Is Public Safety Stricter This Year?

Although getting busted by Public Safety has always been a concern of students, it has been more prevalent of a worry this semester. This is due to the fact that students feel that Public Safety has become stricter in enforcing rules and regulations. Some students feel that the majority of punishments have been brought down unjustly upon members of the fraternities. Frank Jonas, a senior member of Sigma Phi Epsilon, concurs with this: “This year is a drastic difference from years past. I feel that fraternities are being cracked down upon unfairly. There is no specific reason as to why the school should be mad at us directly. Yea sure there has been the rape incident, but that did not happen at a fraternity house. The school is making us become a dry house unofficially.” Dylan Troiano, a sophomore member of Sigma Phi Epsilon, agrees. Troiano states, “It is great living in the frat house, but Public Safety is being ridiculous and needs to understand this is a fraternity house and not a freshmen hall…[Public Safety] needs to find other things to do then bust frat houses for no reason.”

Nonetheless, there is always that one fraternity brother who sees the other perspective of the issue. A senior fraternity member who wishes to remain anonymous states, “I have lived in the house for two and a half years and I don’t think this year is any worse than last year… PSafe is only here to enforce the policies and regulations set forth by the administration at Stetson. Basically, getting mad at public safety for doing their job is quite ridiculous. They do not make up the rules or decide what rules should go in the rule book. They are simply told what policies and rules to enforce and they do. That’s like getting mad at a cop for enforcing the law. It’s not the cop’s fault; he is just doing his job.” Some brothers don’t find Public Safety or the school polices ridiculous, yet still yearn for freedom from the so-called restrictive protocols. Tommy Davis, a sophomore member of Phi Sigma Kappa, states, “I really enjoy living in a fraternity house – the only down side is Public Safety. The reason I moved to the house is because I was told that I would have more rights and less restrictions [because] it is a house, not a dorm. Unfortunately, this is not the case.” When asked if Public Safety rules are influencing his decision to live off campus next year, Davis replied, “Yes, with Psafe’s current actions I am now looking for an off campus house next year”. Manal Patal, another sophomore member of Phi Sigma Kappa, somewhat agrees by saying, “I think I would like to live in the house next semester, but I guess I will have to base my decision on what PSafe does for the rest of the semester.”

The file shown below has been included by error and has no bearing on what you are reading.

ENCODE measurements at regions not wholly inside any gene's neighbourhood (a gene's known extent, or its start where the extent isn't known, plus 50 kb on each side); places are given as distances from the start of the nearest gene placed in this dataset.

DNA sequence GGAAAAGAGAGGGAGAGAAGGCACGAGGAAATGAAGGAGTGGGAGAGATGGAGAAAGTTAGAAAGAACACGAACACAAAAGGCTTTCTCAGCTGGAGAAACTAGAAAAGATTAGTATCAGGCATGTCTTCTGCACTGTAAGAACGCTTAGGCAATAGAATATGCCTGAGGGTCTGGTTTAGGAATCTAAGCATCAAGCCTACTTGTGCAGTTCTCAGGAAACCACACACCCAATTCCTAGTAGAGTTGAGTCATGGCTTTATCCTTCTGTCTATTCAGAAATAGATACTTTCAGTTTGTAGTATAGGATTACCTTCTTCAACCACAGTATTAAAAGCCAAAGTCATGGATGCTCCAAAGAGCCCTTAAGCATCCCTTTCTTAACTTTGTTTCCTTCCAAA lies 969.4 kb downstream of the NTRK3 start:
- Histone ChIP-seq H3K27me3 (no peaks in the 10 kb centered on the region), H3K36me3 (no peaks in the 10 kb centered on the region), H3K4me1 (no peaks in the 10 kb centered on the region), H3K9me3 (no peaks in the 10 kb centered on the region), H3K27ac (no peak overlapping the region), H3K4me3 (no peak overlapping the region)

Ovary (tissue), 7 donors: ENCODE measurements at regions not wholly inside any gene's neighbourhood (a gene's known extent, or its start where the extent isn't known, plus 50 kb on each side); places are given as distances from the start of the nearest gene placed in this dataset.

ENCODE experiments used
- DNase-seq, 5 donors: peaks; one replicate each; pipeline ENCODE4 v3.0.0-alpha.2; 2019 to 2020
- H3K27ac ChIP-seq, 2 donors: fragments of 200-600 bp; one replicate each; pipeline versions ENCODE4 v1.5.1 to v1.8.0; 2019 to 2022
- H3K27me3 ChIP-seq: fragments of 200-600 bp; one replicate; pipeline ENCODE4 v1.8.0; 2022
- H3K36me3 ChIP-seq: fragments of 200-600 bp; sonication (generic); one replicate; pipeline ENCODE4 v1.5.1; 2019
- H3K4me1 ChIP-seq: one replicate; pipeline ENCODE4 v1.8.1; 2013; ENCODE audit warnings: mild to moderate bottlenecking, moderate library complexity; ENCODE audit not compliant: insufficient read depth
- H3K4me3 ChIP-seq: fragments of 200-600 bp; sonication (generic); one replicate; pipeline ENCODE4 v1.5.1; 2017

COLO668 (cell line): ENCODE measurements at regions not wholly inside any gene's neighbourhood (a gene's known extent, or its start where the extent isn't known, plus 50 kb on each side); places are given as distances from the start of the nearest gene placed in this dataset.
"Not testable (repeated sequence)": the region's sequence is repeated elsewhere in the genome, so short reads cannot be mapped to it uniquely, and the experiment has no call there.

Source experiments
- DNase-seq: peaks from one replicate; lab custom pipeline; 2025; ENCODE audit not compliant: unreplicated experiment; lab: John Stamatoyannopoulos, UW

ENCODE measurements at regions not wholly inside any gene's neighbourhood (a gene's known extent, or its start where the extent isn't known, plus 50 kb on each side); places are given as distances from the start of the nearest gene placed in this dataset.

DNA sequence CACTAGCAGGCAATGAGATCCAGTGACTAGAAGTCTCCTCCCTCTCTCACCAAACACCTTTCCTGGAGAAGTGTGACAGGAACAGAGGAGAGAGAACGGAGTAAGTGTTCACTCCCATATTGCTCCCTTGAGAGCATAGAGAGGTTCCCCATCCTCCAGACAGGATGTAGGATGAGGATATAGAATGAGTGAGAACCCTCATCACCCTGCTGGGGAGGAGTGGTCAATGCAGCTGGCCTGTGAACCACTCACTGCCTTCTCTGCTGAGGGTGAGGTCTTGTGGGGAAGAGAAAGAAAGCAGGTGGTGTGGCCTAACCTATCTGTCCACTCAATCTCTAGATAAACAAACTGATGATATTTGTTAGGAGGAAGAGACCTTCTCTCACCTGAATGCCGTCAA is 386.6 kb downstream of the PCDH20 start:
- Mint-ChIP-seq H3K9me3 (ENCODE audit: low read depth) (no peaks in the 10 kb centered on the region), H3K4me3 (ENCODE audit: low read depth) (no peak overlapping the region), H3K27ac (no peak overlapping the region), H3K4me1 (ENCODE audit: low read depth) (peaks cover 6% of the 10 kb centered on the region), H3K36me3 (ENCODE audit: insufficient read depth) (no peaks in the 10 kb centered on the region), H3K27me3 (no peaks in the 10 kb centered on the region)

Contrary to popular belief, Public Safety officers cannot just key in fraternity houses “for the gee whiz of it” says Chief Robert L Matusick. The only time officers are allowed to key in unexpectedly would be in case of an emergency, such as a fire or an assault. However, if officers knock and are greeted with no response whatsoever, they are allowed to key in. Regarding the Animal House reputation that is sometimes associated with fraternities, Chief Matusick does not think that fraternities deserve the negative connotation. Yet, he states that fraternities “need to look within themselves to find out why people are talking like that” and that the poor reputation could be credited with too much partying. He adds, “It doesn’t need to be that way.” Officer Hector Gonzalez concurs by saying, “We don’t give them that label. They give it to themselves. They themselves break the rules. Public Safety does not give them that label. We treat everyone the same.” Both officers state that they are open to change as long as there is a positive result, and are willing to listen to propositions made by fraternities and anyone else for that matter. When asked if he had any further statements to add, Chief Matusick said, “The perception from a lot of people on campus is that Public Safety is out to get them. There is nothing further from the truth. Public Safety is here to make you feel safe. We don’t create the rules, but we have to abide by them. We lose sleep over the fact that there are problems on campus…I want this campus to be as safe as it can be.”

Whether you agree Public Safety is more anal-retentive this semester or not, think of this: is it really worth the fight? The anonymous senior gives insightful advice on how to deal with officers: “1. If you are going to be breaking the rules, DON’T DRAW ATTENTION TO YOURSELF. 2. If PSafe shows up, be respectful. You don’t have to like it, but you can still be respectful. 3. If you were wrong, just act like an adult and own up to it. You know if you are wrong, and the fact is, you got caught. Acting like a child about it will accomplish nothing and further, it begs that question which is, ‘Is this $40,000 education really working for you if you can’t talk civically to another human being?’ ” Like this student mentions, you don’t have to like the authority here, but follow their rules if you don’t want to further fall into hatred with them when you receive repercussions for your illegal actions.

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